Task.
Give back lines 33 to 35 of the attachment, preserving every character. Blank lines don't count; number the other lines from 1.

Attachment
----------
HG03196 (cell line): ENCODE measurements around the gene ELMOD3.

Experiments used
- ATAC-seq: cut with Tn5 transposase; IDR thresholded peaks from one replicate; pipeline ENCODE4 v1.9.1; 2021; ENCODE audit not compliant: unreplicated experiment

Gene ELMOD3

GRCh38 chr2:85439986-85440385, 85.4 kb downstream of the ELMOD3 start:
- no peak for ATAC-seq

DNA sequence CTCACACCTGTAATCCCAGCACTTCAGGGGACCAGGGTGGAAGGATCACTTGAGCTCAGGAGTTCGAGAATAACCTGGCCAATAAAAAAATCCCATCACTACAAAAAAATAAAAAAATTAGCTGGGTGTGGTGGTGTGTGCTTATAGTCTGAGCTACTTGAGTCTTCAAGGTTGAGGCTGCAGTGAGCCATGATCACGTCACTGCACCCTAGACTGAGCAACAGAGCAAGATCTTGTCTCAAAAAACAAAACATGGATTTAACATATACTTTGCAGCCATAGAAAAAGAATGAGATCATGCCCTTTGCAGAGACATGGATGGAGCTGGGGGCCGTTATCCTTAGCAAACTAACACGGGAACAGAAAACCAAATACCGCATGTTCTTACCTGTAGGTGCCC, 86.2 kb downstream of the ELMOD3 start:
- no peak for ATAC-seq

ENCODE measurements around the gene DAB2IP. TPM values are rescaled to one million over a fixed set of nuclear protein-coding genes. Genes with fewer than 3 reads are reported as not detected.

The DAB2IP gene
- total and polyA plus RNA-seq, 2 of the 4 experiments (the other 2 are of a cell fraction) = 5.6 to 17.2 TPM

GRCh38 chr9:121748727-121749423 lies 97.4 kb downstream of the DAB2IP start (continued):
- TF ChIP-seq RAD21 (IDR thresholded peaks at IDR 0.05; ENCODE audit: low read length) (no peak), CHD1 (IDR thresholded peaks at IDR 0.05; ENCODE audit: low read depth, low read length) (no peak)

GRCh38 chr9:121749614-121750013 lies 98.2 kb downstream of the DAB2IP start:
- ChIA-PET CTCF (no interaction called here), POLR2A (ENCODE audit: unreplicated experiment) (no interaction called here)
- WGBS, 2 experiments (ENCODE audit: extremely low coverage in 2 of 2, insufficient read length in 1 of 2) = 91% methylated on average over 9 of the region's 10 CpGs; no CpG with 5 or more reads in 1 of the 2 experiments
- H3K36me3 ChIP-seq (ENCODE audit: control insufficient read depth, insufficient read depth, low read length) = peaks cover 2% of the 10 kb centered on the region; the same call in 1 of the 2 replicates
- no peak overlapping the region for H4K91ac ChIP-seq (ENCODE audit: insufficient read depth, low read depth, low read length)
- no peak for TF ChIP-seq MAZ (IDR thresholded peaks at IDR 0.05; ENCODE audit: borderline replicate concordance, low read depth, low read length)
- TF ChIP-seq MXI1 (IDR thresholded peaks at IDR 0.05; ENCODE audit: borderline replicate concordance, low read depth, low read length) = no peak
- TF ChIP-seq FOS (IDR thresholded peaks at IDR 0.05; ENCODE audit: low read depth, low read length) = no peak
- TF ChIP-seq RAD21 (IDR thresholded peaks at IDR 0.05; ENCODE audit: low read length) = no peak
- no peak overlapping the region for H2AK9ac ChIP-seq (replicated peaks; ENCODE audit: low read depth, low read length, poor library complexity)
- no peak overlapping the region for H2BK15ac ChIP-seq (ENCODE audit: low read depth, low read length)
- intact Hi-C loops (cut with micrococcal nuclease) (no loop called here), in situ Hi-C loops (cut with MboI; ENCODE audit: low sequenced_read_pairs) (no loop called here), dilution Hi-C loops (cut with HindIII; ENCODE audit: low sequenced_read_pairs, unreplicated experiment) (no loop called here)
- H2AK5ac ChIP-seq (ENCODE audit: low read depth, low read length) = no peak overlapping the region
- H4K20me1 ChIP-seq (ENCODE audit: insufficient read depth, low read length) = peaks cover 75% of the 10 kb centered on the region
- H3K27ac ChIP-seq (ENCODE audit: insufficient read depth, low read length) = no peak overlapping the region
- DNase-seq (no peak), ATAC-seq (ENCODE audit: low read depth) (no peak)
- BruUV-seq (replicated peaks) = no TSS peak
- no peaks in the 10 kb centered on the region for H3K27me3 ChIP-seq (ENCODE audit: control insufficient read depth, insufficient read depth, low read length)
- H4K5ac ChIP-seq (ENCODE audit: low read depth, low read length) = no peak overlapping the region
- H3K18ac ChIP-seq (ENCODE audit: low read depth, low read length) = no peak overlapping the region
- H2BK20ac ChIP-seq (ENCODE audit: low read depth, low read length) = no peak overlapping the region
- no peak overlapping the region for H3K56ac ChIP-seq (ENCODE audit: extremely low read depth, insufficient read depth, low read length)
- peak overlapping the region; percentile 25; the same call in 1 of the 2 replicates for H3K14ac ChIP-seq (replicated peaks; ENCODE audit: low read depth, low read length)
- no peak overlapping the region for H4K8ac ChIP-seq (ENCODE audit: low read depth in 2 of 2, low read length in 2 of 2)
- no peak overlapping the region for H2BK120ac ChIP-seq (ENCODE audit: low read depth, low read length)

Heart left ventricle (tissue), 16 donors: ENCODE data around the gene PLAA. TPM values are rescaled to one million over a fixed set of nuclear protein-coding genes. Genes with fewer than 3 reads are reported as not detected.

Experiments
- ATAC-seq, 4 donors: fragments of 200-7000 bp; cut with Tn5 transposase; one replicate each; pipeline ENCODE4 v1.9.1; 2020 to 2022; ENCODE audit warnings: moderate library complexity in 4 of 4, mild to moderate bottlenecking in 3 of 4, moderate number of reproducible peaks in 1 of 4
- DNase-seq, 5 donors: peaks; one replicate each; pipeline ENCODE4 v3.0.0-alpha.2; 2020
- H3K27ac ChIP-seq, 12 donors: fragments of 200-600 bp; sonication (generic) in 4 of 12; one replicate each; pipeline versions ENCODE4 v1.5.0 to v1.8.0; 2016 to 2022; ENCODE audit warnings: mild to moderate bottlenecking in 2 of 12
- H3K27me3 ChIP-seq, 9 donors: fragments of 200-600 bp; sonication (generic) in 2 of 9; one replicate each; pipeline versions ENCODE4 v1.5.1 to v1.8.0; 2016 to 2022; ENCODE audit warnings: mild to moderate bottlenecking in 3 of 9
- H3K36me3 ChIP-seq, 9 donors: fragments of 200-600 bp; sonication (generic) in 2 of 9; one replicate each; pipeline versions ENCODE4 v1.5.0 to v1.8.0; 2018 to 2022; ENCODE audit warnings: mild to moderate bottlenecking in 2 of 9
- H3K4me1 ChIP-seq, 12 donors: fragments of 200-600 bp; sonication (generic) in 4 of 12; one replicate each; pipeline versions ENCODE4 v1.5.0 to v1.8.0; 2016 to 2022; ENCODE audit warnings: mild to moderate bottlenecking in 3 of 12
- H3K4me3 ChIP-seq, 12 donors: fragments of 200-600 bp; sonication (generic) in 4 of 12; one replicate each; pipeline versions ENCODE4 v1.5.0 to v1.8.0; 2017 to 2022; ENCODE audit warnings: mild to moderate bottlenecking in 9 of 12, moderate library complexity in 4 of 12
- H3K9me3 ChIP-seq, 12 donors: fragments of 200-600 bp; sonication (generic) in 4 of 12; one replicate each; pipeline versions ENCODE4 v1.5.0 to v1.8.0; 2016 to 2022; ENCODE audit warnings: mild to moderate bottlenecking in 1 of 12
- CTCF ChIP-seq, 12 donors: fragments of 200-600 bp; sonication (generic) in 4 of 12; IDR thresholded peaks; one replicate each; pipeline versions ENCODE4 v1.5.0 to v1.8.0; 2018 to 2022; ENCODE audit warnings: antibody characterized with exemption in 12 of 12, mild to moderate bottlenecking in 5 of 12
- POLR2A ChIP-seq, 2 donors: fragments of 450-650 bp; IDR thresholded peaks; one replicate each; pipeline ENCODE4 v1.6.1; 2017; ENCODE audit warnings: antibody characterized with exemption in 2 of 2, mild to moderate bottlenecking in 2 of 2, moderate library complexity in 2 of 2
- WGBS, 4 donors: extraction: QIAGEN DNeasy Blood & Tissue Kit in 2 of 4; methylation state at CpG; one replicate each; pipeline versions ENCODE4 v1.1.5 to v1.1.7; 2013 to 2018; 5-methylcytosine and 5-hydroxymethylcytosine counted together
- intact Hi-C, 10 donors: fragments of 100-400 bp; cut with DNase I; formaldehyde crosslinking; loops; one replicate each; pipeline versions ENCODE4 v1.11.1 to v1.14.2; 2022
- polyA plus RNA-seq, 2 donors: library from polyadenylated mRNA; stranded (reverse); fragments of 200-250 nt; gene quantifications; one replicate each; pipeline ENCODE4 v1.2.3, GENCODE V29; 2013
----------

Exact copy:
- H3K18ac ChIP-seq (ENCODE audit: low read depth, low read length) = no peak overlapping the region
- H2BK20ac ChIP-seq (ENCODE audit: low read depth, low read length) = no peak overlapping the region
- no peak overlapping the region for H3K56ac ChIP-seq (ENCODE audit: extremely low read depth, insufficient read depth, low read length)